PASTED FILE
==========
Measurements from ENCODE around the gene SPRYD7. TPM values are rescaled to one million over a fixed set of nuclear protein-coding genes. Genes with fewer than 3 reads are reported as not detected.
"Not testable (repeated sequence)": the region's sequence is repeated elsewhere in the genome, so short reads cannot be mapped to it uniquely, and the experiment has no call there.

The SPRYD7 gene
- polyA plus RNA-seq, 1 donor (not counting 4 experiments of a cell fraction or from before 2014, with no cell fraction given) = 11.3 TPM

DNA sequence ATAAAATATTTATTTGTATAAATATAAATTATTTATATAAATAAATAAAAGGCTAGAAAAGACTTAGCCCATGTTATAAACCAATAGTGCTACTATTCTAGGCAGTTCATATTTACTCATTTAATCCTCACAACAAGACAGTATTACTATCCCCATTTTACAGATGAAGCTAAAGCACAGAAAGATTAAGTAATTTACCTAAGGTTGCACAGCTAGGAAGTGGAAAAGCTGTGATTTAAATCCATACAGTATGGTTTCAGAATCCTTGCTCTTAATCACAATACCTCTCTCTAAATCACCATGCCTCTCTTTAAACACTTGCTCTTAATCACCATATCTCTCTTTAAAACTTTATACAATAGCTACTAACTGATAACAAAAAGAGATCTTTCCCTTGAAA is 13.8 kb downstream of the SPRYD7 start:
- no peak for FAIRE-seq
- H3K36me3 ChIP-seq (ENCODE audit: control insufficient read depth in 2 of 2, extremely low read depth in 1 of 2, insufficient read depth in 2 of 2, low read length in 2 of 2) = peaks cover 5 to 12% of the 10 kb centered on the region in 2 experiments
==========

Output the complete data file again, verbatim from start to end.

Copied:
Measurements from ENCODE around the gene SPRYD7. TPM values are rescaled to one million over a fixed set of nuclear protein-coding genes. Genes with fewer than 3 reads are reported as not detected.
"Not testable (repeated sequence)": the region's sequence is repeated elsewhere in the genome, so short reads cannot be mapped to it uniquely, and the experiment has no call there.

The SPRYD7 gene
- polyA plus RNA-seq, 1 donor (not counting 4 experiments of a cell fraction or from before 2014, with no cell fraction given) = 11.3 TPM

DNA sequence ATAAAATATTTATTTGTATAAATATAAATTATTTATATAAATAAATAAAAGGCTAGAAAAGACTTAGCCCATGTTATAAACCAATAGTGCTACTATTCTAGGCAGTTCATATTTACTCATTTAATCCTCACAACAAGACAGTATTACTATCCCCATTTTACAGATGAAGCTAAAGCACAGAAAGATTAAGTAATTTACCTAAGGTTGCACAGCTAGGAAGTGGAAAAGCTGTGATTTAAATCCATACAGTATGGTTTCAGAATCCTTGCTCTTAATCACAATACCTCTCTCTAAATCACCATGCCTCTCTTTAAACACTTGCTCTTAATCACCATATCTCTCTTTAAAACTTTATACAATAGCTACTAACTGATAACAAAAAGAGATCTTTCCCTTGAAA is 13.8 kb downstream of the SPRYD7 start:
- no peak for FAIRE-seq
- H3K36me3 ChIP-seq (ENCODE audit: control insufficient read depth in 2 of 2, extremely low read depth in 1 of 2, insufficient read depth in 2 of 2, low read length in 2 of 2) = peaks cover 5 to 12% of the 10 kb centered on the region in 2 experiments